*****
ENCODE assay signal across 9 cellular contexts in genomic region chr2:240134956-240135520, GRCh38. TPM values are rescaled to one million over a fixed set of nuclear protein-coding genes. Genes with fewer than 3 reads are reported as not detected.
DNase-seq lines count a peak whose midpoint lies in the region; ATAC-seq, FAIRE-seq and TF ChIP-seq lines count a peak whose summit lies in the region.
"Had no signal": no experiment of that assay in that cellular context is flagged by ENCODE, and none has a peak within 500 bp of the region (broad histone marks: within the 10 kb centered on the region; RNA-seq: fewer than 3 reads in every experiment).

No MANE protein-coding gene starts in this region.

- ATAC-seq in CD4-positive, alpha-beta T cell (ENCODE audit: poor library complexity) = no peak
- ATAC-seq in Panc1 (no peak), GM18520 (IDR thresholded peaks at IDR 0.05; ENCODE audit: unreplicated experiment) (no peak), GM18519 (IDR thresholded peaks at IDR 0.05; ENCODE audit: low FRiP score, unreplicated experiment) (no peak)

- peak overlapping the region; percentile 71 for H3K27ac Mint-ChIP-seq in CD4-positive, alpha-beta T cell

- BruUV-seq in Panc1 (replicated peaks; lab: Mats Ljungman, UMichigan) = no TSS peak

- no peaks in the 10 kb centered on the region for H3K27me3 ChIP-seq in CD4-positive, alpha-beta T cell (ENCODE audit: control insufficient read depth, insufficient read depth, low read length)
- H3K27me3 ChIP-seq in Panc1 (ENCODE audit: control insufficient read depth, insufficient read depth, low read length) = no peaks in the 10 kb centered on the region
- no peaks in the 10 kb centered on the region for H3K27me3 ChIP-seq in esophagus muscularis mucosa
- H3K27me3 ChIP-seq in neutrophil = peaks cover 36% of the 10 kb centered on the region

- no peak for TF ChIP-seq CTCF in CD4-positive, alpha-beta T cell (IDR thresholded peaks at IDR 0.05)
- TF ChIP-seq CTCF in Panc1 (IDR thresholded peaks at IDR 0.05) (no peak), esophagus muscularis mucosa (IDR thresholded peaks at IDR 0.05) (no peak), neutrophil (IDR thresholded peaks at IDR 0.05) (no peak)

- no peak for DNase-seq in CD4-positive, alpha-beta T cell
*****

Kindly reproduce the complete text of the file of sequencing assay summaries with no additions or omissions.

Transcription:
ENCODE assay signal across 9 cellular contexts in genomic region chr2:240134956-240135520, GRCh38. TPM values are rescaled to one million over a fixed set of nuclear protein-coding genes. Genes with fewer than 3 reads are reported as not detected.
DNase-seq lines count a peak whose midpoint lies in the region; ATAC-seq, FAIRE-seq and TF ChIP-seq lines count a peak whose summit lies in the region.
"Had no signal": no experiment of that assay in that cellular context is flagged by ENCODE, and none has a peak within 500 bp of the region (broad histone marks: within the 10 kb centered on the region; RNA-seq: fewer than 3 reads in every experiment).

No MANE protein-coding gene starts in this region.

- ATAC-seq in CD4-positive, alpha-beta T cell (ENCODE audit: poor library complexity) = no peak
- ATAC-seq in Panc1 (no peak), GM18520 (IDR thresholded peaks at IDR 0.05; ENCODE audit: unreplicated experiment) (no peak), GM18519 (IDR thresholded peaks at IDR 0.05; ENCODE audit: low FRiP score, unreplicated experiment) (no peak)

- peak overlapping the region; percentile 71 for H3K27ac Mint-ChIP-seq in CD4-positive, alpha-beta T cell

- BruUV-seq in Panc1 (replicated peaks; lab: Mats Ljungman, UMichigan) = no TSS peak

- no peaks in the 10 kb centered on the region for H3K27me3 ChIP-seq in CD4-positive, alpha-beta T cell (ENCODE audit: control insufficient read depth, insufficient read depth, low read length)
- H3K27me3 ChIP-seq in Panc1 (ENCODE audit: control insufficient read depth, insufficient read depth, low read length) = no peaks in the 10 kb centered on the region
- no peaks in the 10 kb centered on the region for H3K27me3 ChIP-seq in esophagus muscularis mucosa
- H3K27me3 ChIP-seq in neutrophil = peaks cover 36% of the 10 kb centered on the region

- no peak for TF ChIP-seq CTCF in CD4-positive, alpha-beta T cell (IDR thresholded peaks at IDR 0.05)
- TF ChIP-seq CTCF in Panc1 (IDR thresholded peaks at IDR 0.05) (no peak), esophagus muscularis mucosa (IDR thresholded peaks at IDR 0.05) (no peak), neutrophil (IDR thresholded peaks at IDR 0.05) (no peak)

- no peak for DNase-seq in CD4-positive, alpha-beta T cell